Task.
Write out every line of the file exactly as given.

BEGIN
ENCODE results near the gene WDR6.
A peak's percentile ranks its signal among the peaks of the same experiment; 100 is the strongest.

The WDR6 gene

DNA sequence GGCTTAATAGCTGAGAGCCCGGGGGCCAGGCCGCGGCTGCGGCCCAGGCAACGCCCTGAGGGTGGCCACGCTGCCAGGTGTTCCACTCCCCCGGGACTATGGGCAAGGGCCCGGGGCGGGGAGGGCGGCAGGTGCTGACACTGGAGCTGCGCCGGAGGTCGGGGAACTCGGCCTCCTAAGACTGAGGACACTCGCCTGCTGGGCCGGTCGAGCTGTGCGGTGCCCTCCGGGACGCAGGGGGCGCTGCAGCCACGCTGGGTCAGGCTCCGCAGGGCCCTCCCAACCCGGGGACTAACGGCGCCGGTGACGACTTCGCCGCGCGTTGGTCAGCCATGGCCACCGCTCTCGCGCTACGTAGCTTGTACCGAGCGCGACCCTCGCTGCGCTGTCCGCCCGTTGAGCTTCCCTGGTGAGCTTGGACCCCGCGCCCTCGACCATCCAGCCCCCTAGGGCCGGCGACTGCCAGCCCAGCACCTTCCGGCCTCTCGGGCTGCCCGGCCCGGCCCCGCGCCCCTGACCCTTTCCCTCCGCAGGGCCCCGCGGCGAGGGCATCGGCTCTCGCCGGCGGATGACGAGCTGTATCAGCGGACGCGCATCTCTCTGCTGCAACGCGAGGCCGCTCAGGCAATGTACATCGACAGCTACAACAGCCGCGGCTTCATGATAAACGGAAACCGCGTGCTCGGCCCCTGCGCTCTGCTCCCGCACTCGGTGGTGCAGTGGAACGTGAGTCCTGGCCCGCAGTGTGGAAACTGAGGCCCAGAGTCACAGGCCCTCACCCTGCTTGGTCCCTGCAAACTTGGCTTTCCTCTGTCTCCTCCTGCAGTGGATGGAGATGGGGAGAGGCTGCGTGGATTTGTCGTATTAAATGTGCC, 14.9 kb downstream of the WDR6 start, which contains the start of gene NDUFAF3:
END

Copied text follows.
ENCODE results near the gene WDR6.
A peak's percentile ranks its signal among the peaks of the same experiment; 100 is the strongest.

The WDR6 gene

DNA sequence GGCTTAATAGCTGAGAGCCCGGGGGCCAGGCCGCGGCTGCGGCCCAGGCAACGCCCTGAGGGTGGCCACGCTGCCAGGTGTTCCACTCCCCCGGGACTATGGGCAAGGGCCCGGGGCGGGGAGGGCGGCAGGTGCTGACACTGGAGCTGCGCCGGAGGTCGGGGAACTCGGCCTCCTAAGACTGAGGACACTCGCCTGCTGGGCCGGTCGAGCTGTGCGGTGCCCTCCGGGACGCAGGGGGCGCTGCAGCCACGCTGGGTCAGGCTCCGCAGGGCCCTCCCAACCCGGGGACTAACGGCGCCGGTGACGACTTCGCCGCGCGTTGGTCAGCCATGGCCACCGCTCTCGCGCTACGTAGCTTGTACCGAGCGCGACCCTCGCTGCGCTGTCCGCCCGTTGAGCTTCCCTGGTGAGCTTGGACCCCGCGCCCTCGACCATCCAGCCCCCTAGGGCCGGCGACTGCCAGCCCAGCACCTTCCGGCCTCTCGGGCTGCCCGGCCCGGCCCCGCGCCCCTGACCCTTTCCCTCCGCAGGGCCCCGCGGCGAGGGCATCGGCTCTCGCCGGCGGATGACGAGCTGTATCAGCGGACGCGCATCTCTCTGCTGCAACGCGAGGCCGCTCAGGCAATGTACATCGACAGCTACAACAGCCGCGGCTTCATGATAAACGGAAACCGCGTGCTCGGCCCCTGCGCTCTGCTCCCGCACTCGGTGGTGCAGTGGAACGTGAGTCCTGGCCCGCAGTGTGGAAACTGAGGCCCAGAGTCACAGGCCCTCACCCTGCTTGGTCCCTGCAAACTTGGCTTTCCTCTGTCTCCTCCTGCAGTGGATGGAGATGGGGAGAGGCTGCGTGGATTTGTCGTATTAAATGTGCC, 14.9 kb downstream of the WDR6 start, which contains the start of gene NDUFAF3: